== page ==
It would be so much easier if we could just pick a side. Either we stop trying to grow closer to God because we figure we are already loved by him, so why bother. No response necessary. Or we convince ourselves that the external good works are what really matter, not the internal transformation. We can convince ourselves that we earn God’s love through our good deeds and superior choices. Christians divide up into these two camps on a daily basis. Either way, we avoid the difficult, but necessary transformation of heart, which gives the people of God their flavor, the light which makes us who we are and what we are. Being transformed by God is a difficult and sometimes painful process, but if we can’t say that God’s love has changed us in any way, then what is the point?


Now I guess we could try and have the best of both worlds, by appearing to outsiders to be holy and righteous, but never actually changing. We could try to show the world good works, while our hearts remain unmoved. That’s always a tempting third option, sadly though, I don’t think Jesus was very fond of it. It doesn’t seem like the prophet Isaiah was either. I guess God isn’t impressed with displays of piety that are more about self-worship and obsession than they are with a genuine love and adoration of God.


So what we are left with is Jesus’s challenging words to his disciples. You are salt and you are light. You are of immense value and you are loved in God’s eyes, now live your lives in such a way that others can see that. Yes, you are loved, but how you respond to that love, how you let that love transform you, well that will affect what the world thinks of God. Let your response glorify God, so that others may glorify him as well. You are loved, but don’t be afraid to be changed too. God may call me just as I am, but I can’t let that keep me from taking a closer walk.


The power of an image


Sermon for Sunday, February 2nd, 2020




This is a photograph of my uncle that died last month. I got it when I was down in Florida.


Now, on one level I can tell you that this is just a piece of paper; some photographic paper with ink on it. But, I think we all know that pictures mean so much more to us than that.


Pictures are more than just ink on paper. When you see an image of someone or something that is significant to you it evokes something within you. It touches something inside you.


I know that this little piece of paper isn’t actually my uncle, and yet I can hold it up and say “this is my uncle” and you would know exactly what I meant. When I see it, it brings a little of him back to me for a moment. It’s paper and ink, and yet with the right image on it, it becomes something else. It becomes something powerful.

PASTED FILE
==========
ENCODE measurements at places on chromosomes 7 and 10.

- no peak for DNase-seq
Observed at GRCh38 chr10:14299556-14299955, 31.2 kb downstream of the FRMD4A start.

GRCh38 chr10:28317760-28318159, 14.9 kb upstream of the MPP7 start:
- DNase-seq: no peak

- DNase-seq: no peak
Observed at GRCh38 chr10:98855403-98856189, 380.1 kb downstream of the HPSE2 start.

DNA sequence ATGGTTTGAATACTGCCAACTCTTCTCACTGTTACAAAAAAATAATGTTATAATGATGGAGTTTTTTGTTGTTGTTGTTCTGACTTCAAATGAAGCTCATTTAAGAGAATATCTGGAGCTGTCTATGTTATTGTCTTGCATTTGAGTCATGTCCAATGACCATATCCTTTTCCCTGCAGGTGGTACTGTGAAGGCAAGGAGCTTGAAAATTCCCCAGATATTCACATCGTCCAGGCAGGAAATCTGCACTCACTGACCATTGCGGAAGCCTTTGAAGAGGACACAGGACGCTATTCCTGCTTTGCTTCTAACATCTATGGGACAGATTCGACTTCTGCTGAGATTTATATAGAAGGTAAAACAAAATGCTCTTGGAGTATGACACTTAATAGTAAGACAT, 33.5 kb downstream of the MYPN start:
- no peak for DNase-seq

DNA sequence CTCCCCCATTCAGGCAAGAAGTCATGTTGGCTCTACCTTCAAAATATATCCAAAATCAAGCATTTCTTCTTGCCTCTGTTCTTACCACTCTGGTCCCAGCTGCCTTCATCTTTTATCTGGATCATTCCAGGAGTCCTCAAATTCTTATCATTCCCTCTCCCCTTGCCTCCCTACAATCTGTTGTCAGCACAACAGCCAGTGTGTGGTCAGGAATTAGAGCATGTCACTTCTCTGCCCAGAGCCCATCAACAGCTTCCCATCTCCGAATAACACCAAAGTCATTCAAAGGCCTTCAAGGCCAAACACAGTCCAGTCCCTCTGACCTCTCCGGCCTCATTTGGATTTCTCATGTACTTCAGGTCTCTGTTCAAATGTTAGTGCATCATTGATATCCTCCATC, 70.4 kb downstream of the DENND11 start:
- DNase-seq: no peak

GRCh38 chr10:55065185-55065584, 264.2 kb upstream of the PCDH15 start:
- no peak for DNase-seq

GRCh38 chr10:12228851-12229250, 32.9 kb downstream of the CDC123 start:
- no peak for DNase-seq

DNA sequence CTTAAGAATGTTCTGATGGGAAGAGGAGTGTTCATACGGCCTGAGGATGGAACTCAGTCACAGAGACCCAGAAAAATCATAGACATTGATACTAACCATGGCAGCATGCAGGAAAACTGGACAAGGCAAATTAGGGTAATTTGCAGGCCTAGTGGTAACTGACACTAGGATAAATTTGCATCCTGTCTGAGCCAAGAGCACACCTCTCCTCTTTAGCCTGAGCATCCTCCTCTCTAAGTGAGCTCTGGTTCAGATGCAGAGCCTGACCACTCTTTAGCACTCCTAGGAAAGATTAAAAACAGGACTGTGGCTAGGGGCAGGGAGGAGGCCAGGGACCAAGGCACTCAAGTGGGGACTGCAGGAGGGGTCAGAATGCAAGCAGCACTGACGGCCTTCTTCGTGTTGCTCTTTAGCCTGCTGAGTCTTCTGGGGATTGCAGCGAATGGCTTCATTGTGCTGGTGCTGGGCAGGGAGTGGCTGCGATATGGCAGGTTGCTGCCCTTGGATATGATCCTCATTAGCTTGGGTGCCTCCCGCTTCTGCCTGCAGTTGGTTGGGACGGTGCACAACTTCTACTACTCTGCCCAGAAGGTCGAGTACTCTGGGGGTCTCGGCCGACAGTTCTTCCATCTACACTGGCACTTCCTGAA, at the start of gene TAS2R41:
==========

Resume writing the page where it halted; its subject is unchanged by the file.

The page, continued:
When I was down home a couple weeks ago, I ended up sitting down and flipping through some old picture albums. It is amazing how easy it is to forget little details: like the wallpaper in the front hall of the house you grew up in, or the curtains in your grandma’s living room, or that favorite jacket you used to always wear. There are so many little things that you forget, and then you start flipping through pictures and it all comes back to you. You hadn’t completely forgotten it, it was just hiding somewhere in your mind. Then you see an old picture and it takes you right back to that time and that place;


in your head, for at least a couple seconds you get to go back there.


There is something almost magical about that.


There is something almost magical about how a simple image can take you on a journey. You see an old picture and you go on a journey through time. Distance and time don’t matter anymore. Looking through my old photos, I am transported to a time and a place that I can’t touch any other way. Sure, I can try and remember things, but memory fades. We forget things. Daily life pushes old memories aside. Pictures and images help to keep them alive.


Pictures also help me experience things that I never got to see with my own eyes. Like the way my grandfather looked as a young man; Relatives that I never got to meet; places that I never got to go. But when I flip through an old photo album, I get to go there, at least for a second. It is the closest thing to time travel that any of us will probably know, and you probably take it for granted. Pictures and images are powerful and sacred things.


This little piece of paper is not sacred to me, but the image it bears sure is. The image has power, even if the paper doesn’t.


I know that the beginning of today’s service may have seemed a bit odd for some of you; for some it may have even been uncomfortable. We began with a blessing of candles and with a procession of this statue of the Blessed Virgin Mary and Jesus around the church. Why? Why would we do such a thing?